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Benson J. Lossing, Pictorial Field Book of the Civil War. Volume 2., Chapter 4: military operations in Western Virginia, and on the sea-coast (search)
ss Monroe, and hastened to Washington with the first news of the victory, to explain his views to the Government in person. It was determined to hold them, and the troops, which had only been provisioned for five days, were immediately supplied. Butler was now commissioned by the Secretary of Wara September, 1861. to go to New England and raise, arm, uniform, and equip a volunteer force for the war. He did so. What was done with them will be revealed when we come to consider events at Ship Island, in the Gulf of Mexico, and at New Orleans. Colonel Hawkins was left, with the portion of his Ninth New York (Zouaves) that had joined the expedition, to garrison the post at Hatteras and hold the Island and Inlet. Late in September he was re-enforced by Colonel Brown and his Twentieth Indiana regiment. In the mean time an expedition had been secretly prepared for following up the victory at Hatteras, by seizing and holding the whole coast of North Carolina washed by the waters of Pa
Benson J. Lossing, Pictorial Field Book of the Civil War. Volume 2., Chapter 12: operations on the coasts of the Atlantic and the Gulf of Mexico. (search)
ion against New Orleans, 324. National troops at Ship Island, 325. proclamation of General Phelps, 326. operzvous for an expedition against Mobile. He named Ship Island, off the coast of Mississippi, between Mobile Bayield, under his leadership. Two thousand were at Ship Island; more than two thousand were on ship-board in Hamteen thousand, but when they were all mustered on Ship Island they amounted to only thirteen thousand seven hun left the capes of Virginia before he debarked at Ship Island. March 25. There was no house upon that desolatehe war broke out, there was an unfinished fort on Ship Island, to which, as we have observed, Floyd, the traitohe abolition of slavery, Fort Massachusetts, on Ship Island. and declared that his motto and that of his tronsmitting his brigadier's report of operations at Ship Island, that he had not authorized the issuing of any pr rebel of New Orleans, was cast upon the shore at Ship Island after a storm, in which it was supposed her fathe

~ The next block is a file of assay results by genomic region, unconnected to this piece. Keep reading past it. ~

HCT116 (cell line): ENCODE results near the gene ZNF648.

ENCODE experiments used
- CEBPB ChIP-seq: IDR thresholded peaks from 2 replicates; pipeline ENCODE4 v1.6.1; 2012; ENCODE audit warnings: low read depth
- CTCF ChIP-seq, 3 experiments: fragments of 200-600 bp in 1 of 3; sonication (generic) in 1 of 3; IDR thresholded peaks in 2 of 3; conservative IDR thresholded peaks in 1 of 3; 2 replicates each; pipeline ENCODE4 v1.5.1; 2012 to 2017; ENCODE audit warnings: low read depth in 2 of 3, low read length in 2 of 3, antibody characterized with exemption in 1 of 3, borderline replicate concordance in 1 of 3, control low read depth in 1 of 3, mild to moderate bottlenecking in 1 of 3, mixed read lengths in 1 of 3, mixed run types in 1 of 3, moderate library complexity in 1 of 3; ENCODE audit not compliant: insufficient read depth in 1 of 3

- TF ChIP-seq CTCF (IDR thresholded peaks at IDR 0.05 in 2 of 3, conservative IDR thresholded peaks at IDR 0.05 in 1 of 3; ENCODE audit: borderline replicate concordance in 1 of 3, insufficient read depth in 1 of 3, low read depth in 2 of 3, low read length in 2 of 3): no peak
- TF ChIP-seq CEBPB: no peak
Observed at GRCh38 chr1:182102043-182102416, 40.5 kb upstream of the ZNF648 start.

Benson J. Lossing, Pictorial Field Book of the Civil War. Volume 2., Chapter 13: the capture of New Orleans. (search)
sions to the people, 348. benevolent and Sanitary measures the rebellious spirit of citizens, 349. Butler's famous woman order its effects, 350. a traitor hung Butler's administration, 351. effect of the capture of New Orleans, 352. Ship Island was the place of rendezvous for the naval as well as the land portion of the forces destined for the capture of New Orleans. The naval force was placed under the command of Captain David G. Farragut, a loyal Tennesseean, who sailed from Hampton Roads in the National armed steamer Hartford, on the 2d of February, 1862, and arrived in the harbor of Ship Island on the 20th of the same month, having been detained by sickness at Key West. He had been instructed by the Secretary of the Navy Jan. 20, 1862. to proceed with all possible dispatch to the Gulf of Mexico, with orders for Flag-officer McKean, on duty there, to transfer to the former the command of the Western Gulf squadron. He was informed that a fleet of bomb-vessels, under
Benson J. Lossing, Pictorial Field Book of the Civil War. Volume 2., Chapter 14: movements of the Army of the Potomac.--the Monitor and Merrimack. (search)
Dowell, in explanation of the position in which he and Franklin were placed, the General-in-Chief curtly remarked, You are entitled to have any opinion you please. When the President asked McClellan C what and when any thing could be done, the latter replied, with more force than courtesy, that the case was so clear that a blind man could see it; and then spoke of the difficulty of ascertaining what force he could count upon; that he did not know whether he could let General Butler go to Ship Island, See page 324. or whether he could re-enforce Burnside. See page 315. To the direct question of the Secretary of the Treasury, to the effect as to what he intended doing with his army, and where he intended doing, McClellan answered, that the movements in Kentucky were to precede any from Washington. McDowell's Notes. This part of the plan of the General-in-Chief (the movements in the West) was soon gloriously carried out, as we have already observed; and before the Army of the P